NEW YORK (TheStreet) -- With his term about to end later this year, Senator Carl Levin is making one final push to bring Wall Street commodity trading under control. It is a subject he has been very passionate about over the last few years. Levin, who has chaired the Senate Permanent Subcommittee on Investigations for 15 years, has been a vocal in condemning Wall Street abuses since the 2008 financial crisis.
In 2011, Levin offered recommendations to the Commodity Futures Trading Commission to curb "excessive speculation in the commodity markets."
Levin is hoping to finish his two-year probe into energy and metals market abuses by Wall Street banks. According to sources, investigators from Levin's office have met with representative from Goldman Sachs (GS) and JPMorgan Chase (JPM).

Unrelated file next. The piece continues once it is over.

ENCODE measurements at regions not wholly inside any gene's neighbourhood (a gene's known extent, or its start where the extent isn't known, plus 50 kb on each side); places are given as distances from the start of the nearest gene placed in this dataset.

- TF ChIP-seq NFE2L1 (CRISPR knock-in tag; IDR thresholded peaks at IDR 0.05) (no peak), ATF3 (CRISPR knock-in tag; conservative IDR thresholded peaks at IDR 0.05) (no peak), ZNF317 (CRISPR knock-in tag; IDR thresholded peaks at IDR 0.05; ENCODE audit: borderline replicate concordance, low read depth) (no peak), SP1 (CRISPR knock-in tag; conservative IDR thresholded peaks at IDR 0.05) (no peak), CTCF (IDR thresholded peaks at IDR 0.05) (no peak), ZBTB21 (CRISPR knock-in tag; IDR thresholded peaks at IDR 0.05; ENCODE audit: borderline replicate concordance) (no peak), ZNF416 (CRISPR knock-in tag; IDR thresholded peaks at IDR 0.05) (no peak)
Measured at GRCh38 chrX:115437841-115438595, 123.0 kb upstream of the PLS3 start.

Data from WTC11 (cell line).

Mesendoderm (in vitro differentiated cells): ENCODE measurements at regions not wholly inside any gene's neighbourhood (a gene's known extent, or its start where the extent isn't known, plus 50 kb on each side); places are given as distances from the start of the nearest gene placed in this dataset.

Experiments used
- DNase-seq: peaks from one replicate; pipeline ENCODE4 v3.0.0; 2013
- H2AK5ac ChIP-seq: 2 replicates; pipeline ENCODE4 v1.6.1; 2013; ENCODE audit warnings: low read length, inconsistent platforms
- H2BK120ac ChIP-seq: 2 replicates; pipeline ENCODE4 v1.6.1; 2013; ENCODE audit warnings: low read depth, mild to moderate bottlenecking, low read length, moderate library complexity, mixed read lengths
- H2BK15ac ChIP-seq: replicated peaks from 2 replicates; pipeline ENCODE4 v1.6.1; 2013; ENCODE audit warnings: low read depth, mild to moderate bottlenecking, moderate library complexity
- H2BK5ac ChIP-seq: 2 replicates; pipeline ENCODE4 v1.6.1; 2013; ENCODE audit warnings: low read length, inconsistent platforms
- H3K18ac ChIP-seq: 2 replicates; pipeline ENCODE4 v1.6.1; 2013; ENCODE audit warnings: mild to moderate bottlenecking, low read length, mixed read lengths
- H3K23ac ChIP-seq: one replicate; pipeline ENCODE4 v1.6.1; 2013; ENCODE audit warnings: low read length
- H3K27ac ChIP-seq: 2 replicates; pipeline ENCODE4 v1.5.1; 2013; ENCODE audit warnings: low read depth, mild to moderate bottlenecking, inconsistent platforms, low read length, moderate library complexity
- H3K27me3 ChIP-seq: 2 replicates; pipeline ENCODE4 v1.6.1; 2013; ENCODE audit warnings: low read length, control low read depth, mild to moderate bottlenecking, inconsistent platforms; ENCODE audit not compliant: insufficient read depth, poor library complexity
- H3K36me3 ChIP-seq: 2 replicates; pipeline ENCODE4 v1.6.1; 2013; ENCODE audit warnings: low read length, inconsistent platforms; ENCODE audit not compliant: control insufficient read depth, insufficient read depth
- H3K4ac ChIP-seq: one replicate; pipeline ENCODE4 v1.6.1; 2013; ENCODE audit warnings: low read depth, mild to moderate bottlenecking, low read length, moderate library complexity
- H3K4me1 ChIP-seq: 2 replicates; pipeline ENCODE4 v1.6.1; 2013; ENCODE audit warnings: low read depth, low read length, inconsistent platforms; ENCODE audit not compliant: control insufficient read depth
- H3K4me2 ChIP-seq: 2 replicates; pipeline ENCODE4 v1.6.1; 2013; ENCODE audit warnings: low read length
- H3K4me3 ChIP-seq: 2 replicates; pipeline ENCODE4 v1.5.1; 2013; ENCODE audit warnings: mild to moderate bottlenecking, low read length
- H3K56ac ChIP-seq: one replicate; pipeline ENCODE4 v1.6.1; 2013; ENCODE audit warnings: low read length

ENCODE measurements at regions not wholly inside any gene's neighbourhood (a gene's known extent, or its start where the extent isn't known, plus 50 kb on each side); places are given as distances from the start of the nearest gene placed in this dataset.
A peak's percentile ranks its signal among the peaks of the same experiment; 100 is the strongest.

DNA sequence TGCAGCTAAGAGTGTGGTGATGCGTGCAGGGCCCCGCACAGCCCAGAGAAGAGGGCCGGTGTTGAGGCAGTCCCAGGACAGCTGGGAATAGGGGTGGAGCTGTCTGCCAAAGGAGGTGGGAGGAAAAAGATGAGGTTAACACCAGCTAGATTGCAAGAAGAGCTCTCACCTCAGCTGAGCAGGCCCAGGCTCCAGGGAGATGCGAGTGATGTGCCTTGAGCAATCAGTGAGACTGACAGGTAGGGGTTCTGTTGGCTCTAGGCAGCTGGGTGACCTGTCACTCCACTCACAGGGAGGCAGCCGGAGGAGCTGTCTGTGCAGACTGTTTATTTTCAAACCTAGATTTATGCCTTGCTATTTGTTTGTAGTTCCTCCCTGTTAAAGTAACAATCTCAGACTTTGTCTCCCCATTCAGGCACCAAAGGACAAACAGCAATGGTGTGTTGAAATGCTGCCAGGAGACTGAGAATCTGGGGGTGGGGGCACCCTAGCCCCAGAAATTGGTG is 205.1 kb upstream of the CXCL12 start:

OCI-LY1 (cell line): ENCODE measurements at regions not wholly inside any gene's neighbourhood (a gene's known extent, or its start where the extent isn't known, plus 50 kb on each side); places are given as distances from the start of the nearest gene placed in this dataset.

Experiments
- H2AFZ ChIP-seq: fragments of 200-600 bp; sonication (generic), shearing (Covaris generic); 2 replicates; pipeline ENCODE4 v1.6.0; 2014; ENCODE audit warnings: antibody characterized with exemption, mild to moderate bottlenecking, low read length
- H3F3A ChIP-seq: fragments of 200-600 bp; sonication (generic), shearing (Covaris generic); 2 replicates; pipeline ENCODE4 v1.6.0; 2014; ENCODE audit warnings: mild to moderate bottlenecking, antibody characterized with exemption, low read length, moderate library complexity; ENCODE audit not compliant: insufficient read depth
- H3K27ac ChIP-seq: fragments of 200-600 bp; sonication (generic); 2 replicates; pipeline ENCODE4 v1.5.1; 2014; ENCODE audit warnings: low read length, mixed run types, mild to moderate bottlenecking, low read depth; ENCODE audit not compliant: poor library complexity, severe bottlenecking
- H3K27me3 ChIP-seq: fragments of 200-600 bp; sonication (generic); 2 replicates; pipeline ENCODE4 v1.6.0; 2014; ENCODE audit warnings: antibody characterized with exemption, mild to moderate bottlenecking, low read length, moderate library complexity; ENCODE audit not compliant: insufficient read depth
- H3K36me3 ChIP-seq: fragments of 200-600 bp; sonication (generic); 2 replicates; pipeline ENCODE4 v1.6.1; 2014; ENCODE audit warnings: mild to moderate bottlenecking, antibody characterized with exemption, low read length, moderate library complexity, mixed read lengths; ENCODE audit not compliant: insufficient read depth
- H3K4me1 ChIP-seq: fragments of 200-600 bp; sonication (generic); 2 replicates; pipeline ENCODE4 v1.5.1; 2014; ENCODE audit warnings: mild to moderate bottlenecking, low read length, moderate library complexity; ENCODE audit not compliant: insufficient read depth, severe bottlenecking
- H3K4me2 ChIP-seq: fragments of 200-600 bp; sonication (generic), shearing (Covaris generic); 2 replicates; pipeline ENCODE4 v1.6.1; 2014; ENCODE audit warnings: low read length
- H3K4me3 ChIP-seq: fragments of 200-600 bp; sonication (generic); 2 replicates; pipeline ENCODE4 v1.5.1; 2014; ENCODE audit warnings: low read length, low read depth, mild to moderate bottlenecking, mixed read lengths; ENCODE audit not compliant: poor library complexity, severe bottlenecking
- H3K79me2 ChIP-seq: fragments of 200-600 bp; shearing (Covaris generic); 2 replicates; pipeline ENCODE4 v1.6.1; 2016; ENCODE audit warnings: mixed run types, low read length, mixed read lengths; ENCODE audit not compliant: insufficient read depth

"We are looking at the physical commodities issue. There may be one other [issues to investigate], but I don't want to say what it might be," Levin was quoted as saying.
The investigation began shortly after Coca-Cola (KO) and other large metal users accused Goldman Sachs of restricting the amount of metal they released to customers and inflating their prices. Wall Street over the last few years found a very lucrative market in both owning physical metal warehouses as well as delivering the commodities. By buying up the metals warehouses, the banks were able to determine how much metal they would release to customers and when.